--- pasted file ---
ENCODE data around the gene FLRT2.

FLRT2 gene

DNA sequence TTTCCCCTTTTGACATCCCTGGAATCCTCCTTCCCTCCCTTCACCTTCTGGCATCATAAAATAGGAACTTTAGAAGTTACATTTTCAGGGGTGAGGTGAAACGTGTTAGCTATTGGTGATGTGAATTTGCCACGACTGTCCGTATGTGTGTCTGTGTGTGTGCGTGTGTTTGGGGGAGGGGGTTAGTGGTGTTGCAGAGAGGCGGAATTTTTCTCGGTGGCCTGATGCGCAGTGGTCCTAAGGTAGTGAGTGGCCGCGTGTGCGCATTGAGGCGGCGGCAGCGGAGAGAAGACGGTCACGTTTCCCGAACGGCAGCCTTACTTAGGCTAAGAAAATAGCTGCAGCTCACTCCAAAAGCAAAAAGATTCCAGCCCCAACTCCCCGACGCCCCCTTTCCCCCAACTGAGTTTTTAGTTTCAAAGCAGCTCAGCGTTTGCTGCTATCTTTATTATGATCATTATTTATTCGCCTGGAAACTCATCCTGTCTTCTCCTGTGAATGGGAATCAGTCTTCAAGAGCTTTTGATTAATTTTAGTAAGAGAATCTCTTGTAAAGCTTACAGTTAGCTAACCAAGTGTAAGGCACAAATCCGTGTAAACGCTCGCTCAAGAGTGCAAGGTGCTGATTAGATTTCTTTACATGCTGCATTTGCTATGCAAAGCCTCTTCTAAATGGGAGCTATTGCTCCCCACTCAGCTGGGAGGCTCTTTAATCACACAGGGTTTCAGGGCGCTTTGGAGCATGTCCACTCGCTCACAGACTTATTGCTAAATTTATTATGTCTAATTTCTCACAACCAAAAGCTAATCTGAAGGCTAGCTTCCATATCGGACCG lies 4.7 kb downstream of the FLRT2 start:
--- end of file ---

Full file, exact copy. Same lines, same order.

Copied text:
ENCODE data around the gene FLRT2.

FLRT2 gene

DNA sequence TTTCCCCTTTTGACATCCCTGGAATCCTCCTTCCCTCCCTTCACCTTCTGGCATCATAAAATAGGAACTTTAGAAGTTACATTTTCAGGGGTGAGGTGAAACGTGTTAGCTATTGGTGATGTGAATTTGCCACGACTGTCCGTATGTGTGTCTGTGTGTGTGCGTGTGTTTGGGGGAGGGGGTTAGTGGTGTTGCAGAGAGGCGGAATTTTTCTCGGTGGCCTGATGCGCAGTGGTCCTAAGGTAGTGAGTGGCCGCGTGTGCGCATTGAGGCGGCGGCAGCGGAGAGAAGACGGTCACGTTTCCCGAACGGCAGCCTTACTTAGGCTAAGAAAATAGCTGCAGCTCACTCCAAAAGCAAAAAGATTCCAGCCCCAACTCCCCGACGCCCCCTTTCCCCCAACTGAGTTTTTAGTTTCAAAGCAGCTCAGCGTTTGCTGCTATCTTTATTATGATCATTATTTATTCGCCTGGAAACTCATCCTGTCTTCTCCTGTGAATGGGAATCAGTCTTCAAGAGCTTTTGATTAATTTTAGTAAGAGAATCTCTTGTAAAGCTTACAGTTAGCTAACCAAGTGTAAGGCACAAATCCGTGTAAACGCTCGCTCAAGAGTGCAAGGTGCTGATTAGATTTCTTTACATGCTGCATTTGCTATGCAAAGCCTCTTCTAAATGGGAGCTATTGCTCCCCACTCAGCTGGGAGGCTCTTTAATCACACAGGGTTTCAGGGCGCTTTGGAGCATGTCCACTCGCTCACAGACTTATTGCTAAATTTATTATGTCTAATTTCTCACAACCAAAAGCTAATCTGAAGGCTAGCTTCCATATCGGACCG lies 4.7 kb downstream of the FLRT2 start: